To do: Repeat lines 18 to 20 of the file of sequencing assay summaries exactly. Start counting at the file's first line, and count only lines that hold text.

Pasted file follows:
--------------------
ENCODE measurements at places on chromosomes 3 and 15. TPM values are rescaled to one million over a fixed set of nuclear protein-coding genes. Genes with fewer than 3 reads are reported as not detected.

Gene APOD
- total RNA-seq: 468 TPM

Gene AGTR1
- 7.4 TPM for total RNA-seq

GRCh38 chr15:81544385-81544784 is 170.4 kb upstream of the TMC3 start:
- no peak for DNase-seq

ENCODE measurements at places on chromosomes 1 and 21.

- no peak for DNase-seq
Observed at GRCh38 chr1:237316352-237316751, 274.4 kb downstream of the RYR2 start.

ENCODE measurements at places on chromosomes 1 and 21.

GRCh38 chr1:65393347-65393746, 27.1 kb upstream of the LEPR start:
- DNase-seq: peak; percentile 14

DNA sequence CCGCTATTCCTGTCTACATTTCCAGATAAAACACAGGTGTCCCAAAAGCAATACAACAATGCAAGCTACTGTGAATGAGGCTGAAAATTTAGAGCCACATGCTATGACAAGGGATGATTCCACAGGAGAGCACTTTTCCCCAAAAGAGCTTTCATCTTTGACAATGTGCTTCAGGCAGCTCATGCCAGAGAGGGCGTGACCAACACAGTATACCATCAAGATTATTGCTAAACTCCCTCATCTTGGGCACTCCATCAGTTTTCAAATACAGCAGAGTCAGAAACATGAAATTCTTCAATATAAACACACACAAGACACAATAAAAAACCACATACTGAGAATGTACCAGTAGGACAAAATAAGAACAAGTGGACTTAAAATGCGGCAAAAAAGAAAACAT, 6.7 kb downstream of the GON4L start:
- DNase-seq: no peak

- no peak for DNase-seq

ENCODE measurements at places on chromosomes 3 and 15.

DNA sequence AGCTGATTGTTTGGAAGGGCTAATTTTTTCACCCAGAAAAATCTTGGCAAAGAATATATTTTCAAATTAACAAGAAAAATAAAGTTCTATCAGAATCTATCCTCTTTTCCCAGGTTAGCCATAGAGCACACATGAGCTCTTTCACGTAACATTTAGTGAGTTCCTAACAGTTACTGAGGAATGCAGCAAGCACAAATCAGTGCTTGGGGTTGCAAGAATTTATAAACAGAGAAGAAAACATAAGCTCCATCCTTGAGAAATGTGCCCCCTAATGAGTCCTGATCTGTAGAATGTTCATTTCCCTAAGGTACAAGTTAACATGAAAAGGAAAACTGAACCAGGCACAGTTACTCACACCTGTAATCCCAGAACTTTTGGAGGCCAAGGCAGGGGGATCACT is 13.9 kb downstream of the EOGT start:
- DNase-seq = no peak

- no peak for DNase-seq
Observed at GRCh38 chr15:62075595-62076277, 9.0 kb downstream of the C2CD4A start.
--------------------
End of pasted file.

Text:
DNA sequence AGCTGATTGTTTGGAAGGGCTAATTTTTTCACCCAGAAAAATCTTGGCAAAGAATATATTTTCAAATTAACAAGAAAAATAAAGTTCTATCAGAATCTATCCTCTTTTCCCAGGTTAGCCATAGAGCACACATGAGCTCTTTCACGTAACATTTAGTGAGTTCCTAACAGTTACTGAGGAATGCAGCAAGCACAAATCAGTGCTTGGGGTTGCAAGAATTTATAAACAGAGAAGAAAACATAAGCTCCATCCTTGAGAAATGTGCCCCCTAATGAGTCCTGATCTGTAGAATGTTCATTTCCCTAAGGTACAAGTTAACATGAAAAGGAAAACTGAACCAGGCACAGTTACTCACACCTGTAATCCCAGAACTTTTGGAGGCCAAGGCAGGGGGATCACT is 13.9 kb downstream of the EOGT start:
- DNase-seq = no peak

- no peak for DNase-seq